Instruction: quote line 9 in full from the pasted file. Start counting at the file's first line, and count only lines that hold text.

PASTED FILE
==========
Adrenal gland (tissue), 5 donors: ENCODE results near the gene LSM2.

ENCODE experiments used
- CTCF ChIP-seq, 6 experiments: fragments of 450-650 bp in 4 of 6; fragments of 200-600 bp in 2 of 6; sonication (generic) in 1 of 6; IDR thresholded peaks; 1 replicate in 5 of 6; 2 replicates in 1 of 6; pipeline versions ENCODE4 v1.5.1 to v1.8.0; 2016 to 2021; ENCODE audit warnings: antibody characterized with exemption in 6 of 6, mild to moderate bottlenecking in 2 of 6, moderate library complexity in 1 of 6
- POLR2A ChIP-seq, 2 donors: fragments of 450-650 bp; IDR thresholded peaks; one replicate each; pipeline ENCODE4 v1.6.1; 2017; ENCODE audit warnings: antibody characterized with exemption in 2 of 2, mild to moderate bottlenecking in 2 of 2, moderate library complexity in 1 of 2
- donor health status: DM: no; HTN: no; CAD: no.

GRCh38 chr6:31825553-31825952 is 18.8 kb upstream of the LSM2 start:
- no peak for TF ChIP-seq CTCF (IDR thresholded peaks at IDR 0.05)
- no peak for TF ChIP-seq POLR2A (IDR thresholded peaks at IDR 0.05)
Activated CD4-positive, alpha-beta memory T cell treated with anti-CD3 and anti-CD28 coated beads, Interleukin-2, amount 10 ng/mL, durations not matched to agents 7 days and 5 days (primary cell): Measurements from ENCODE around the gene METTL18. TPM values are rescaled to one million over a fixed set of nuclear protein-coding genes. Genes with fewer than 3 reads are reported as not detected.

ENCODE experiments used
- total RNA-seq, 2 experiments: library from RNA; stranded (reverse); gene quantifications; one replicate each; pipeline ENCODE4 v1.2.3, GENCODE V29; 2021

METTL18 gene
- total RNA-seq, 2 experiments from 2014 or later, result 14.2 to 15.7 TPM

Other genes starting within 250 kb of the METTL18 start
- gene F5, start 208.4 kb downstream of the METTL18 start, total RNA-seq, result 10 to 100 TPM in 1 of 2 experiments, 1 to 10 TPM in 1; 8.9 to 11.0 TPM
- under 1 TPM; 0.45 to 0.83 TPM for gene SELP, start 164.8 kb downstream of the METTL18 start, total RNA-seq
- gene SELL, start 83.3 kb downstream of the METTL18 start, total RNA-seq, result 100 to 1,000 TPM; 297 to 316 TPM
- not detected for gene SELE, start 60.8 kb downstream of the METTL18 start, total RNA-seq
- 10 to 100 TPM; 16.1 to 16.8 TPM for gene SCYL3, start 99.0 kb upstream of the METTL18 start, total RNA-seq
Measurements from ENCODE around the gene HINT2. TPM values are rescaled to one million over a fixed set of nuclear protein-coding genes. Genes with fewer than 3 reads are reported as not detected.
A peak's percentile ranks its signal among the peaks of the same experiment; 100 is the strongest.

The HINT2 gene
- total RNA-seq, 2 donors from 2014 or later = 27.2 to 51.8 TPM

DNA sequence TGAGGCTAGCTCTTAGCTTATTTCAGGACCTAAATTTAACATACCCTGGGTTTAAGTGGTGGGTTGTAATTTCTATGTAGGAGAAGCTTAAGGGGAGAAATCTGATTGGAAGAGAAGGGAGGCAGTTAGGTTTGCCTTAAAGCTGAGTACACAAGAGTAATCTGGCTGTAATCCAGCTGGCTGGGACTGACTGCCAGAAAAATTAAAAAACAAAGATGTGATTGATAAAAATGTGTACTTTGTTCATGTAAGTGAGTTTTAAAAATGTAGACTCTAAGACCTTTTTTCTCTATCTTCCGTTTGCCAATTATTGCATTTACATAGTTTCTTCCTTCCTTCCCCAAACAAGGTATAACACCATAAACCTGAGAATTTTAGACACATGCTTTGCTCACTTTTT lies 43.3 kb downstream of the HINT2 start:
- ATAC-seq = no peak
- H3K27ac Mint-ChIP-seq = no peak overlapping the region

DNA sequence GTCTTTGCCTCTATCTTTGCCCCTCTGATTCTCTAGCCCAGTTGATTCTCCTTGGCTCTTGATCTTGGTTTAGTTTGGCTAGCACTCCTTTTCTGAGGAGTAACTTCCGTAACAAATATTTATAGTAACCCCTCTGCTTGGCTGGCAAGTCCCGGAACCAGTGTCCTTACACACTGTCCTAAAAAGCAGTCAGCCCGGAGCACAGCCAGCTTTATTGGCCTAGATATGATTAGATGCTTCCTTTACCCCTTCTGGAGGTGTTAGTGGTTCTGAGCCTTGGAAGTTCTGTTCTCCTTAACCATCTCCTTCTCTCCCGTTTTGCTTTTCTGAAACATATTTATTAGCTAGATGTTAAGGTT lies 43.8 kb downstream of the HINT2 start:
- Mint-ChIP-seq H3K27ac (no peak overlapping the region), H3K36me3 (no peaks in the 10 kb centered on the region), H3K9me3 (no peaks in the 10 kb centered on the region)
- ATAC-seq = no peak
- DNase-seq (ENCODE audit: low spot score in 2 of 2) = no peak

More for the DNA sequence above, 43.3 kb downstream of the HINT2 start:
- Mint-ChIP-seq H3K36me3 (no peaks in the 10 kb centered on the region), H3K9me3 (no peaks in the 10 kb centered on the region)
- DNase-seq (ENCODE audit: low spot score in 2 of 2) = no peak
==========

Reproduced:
Activated CD4-positive, alpha-beta memory T cell treated with anti-CD3 and anti-CD28 coated beads, Interleukin-2, amount 10 ng/mL, durations not matched to agents 7 days and 5 days (primary cell): Measurements from ENCODE around the gene METTL18. TPM values are rescaled to one million over a fixed set of nuclear protein-coding genes. Genes with fewer than 3 reads are reported as not detected.